I thought so. So predictable! Hey, you've seen plenty of those, and besides, I have a few of those sprinkled below.
What you might not have ever seen or known about when you've heard or thought of Myrtle Beach -- and might find interesting -- is that there is a Hollywood Wax Museum there with a gigantic gorilla clinging to the side of a skyscraper on top of the building. So you could appreciate its size, I tried to provide some perspective by including the cars in the parking lot. I assure you, it's very real. And it's not even along the noted boardwalk.
I happened upon the museum by coincidence and, in fact, did not even stop there to check out the inside. I simply pulled off the road, maneuvered away from an intersection laden with utility poles and wires to get an unobstructed view, composed, made a few pictures, then left.
Otherwise, I did minimal shooting on this trip to Myrtle Beach. Well, it was minimal for me, anyway. I spent four days in Myrtle Beach (and for the record, most of those were also on the mostly or partly chilly side again), and I'm sure my photo volume there wasn't even a third of what I took over the same course of time in four days at Charleston, where weather conditions weren't much better.
As usual, click on any image to bring up a larger, sharper version. This is particularly useful if you access the blog using a mobile device. Click on the link in this sentence to view a full gallery of the images I made at the College of Charleston.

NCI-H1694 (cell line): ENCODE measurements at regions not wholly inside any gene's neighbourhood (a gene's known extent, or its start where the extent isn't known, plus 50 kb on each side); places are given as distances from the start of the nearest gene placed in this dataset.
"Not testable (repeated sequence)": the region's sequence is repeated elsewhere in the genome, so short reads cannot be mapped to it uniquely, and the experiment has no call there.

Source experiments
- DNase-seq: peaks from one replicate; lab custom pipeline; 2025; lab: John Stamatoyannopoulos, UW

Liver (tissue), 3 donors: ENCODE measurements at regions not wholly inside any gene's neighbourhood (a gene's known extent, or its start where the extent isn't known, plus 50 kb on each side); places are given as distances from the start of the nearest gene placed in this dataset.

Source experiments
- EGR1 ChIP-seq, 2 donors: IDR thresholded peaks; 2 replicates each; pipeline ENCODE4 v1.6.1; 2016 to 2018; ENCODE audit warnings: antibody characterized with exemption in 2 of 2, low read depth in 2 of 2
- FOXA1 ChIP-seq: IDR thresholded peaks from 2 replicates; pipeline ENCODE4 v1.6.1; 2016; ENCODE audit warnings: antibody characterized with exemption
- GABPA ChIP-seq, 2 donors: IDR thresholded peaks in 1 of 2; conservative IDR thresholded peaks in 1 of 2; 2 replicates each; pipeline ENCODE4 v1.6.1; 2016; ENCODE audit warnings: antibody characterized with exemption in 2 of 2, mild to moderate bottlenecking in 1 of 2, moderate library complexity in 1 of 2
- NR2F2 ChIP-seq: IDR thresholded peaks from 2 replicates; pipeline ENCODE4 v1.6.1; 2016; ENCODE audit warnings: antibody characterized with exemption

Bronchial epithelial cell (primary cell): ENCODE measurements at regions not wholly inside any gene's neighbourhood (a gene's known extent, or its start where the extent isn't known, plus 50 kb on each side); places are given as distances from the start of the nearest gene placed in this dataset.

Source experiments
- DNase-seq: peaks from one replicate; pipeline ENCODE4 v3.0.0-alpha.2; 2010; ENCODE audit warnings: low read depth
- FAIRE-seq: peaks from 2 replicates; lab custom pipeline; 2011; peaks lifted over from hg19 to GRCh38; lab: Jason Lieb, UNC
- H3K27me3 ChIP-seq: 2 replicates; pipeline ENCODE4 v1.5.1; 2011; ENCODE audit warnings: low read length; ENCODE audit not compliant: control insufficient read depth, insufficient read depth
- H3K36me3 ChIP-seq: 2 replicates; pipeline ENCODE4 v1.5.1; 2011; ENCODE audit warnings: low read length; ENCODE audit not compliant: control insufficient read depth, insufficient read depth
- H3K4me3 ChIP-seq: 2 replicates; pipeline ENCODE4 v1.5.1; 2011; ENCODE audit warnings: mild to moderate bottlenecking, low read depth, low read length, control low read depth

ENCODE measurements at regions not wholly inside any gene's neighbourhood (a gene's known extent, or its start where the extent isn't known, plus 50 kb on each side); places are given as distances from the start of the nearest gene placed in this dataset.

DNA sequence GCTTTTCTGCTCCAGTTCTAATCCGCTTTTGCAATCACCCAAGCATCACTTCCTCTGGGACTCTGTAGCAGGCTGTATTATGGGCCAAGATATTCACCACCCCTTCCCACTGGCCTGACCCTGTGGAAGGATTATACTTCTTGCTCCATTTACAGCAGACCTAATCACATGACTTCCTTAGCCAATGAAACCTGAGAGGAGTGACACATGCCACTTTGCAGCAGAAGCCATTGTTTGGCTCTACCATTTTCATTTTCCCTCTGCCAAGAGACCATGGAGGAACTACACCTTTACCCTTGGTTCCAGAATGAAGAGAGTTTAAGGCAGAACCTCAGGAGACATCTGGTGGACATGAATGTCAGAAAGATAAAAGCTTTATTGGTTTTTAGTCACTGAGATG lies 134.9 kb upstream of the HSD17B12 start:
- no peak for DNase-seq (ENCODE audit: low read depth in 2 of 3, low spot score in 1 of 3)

Photo geek stuff: I shot all of my photos with my Canon 6D and Tamron 28-300mm f/3.5-6.3 Di PZD VC lens equipped with a B+W polarizing filter. I bracketed all compositions for three exposures to allow for melding in high-dynamic range (HDR) software in post-processing. Several of the images in this post were treated that way.
Medium- (above) and long-range (below) perspectives of one of the piers at Myrtle Beach. In the photo below, notice how the umbrellas start off blue from the pier, then switch to red.
Above and next third below: Slices of the boardwalk at Myrtle Beach. The second photo below proves that the walkway really is made of wood, unlike the "boardwalk" we came upon at Virginia Beach, which was concrete. Portions of the Myrtle Beach boardwalk featured a snaky course (third photo below).
Above and below: Pictures seem to go without saying when I came upon these high-rise window washers at a hotel along the boardwalk.
Above: On my wild grass shots along the beach, I go back and forth on whether to focus on the grass or the background. This time, I went with the grass blades.
Myrtle Beach's boardwalk (and many of those elsewhere) are known for their amusement rides, and these photos of shots of Myrtle Beach's Ferris Wheel.
Above: One of several courts in a sand volleyball complex along the boardwalk.
Above: A view of the ocean from the sixth floor of our hotel.
Above: One can profess love at the beach, knowing full well the declaration will wash away -- at the latest -- with the next high tide.
Next up: Culinary indulgences
Previous posts in this East Coast swing series:
James Madison's Montpelier
George Washington's Mount Vernon
Barboursville Vineyards, Barboursville, Va.
Berkeley Plantation, Charles City, Va.
Virginia Capitol at Richmond, Va.
First Colonial settlement at Jamestown, Va.
Battlefield and modern-day town at Yorktown, Va.
Virginia Beach and Cape Henry, Va.
Days 1, 2 and 3 in Charleston, S.C.
Day 4 in Charleston, S.C.
College of Charleston